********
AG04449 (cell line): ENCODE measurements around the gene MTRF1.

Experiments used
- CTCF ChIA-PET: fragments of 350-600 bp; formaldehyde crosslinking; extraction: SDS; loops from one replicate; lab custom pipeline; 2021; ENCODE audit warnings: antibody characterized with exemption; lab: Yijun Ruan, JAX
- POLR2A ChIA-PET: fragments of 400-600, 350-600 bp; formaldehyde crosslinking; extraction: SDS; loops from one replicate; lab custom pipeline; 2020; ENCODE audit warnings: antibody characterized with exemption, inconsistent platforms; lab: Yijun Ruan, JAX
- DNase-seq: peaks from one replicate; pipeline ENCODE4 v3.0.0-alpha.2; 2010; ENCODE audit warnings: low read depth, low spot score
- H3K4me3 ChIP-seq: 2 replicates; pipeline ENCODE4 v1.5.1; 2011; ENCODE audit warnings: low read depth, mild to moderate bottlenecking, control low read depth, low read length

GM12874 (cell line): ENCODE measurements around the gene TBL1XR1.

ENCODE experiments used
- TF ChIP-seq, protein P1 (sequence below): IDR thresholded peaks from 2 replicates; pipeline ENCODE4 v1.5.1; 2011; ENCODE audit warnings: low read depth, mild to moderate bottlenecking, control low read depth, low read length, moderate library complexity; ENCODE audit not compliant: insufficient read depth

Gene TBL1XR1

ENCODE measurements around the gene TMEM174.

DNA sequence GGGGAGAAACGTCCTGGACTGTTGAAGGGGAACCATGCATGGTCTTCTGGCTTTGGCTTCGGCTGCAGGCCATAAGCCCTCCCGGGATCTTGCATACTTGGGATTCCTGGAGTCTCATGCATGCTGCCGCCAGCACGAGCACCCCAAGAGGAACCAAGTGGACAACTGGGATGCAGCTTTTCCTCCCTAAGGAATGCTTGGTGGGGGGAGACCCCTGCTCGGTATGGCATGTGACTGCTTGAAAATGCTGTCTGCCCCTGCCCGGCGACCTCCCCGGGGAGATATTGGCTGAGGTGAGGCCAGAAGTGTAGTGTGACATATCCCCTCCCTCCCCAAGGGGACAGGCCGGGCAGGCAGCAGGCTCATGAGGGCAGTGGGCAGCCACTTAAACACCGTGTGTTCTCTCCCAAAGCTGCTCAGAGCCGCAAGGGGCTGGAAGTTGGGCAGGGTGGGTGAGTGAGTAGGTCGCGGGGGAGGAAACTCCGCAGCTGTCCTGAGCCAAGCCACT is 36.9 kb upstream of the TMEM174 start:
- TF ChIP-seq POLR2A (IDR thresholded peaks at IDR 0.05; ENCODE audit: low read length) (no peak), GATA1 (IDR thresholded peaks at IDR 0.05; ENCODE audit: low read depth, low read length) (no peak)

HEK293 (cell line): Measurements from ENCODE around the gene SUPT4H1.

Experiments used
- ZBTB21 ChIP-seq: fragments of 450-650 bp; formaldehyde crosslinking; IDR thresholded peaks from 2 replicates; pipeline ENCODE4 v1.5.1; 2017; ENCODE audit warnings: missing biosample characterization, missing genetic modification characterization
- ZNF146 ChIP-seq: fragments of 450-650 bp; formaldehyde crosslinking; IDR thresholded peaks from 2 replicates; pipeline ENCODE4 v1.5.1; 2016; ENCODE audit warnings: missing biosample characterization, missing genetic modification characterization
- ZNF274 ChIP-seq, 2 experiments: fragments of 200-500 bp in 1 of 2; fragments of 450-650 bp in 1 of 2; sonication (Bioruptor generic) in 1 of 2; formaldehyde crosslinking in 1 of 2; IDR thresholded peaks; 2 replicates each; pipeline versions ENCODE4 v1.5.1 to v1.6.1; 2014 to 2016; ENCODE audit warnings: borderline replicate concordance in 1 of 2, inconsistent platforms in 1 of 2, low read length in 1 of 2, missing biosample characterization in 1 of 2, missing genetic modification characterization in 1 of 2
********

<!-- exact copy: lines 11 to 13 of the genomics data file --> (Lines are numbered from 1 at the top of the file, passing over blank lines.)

ENCODE measurements around the gene TMEM174.

DNA sequence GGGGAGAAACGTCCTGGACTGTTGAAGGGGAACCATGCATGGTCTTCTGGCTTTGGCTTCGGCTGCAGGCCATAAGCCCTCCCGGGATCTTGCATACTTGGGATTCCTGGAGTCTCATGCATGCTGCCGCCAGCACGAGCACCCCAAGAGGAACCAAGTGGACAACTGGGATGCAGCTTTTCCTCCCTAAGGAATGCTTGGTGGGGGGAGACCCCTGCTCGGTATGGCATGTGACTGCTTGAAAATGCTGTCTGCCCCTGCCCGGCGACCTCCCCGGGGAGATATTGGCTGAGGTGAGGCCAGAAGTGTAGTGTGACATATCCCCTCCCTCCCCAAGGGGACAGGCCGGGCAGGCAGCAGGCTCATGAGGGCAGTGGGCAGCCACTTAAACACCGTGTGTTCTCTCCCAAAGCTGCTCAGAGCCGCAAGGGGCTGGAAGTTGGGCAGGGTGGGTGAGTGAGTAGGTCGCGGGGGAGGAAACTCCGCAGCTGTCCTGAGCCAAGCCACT is 36.9 kb upstream of the TMEM174 start:
- TF ChIP-seq POLR2A (IDR thresholded peaks at IDR 0.05; ENCODE audit: low read length) (no peak), GATA1 (IDR thresholded peaks at IDR 0.05; ENCODE audit: low read depth, low read length) (no peak)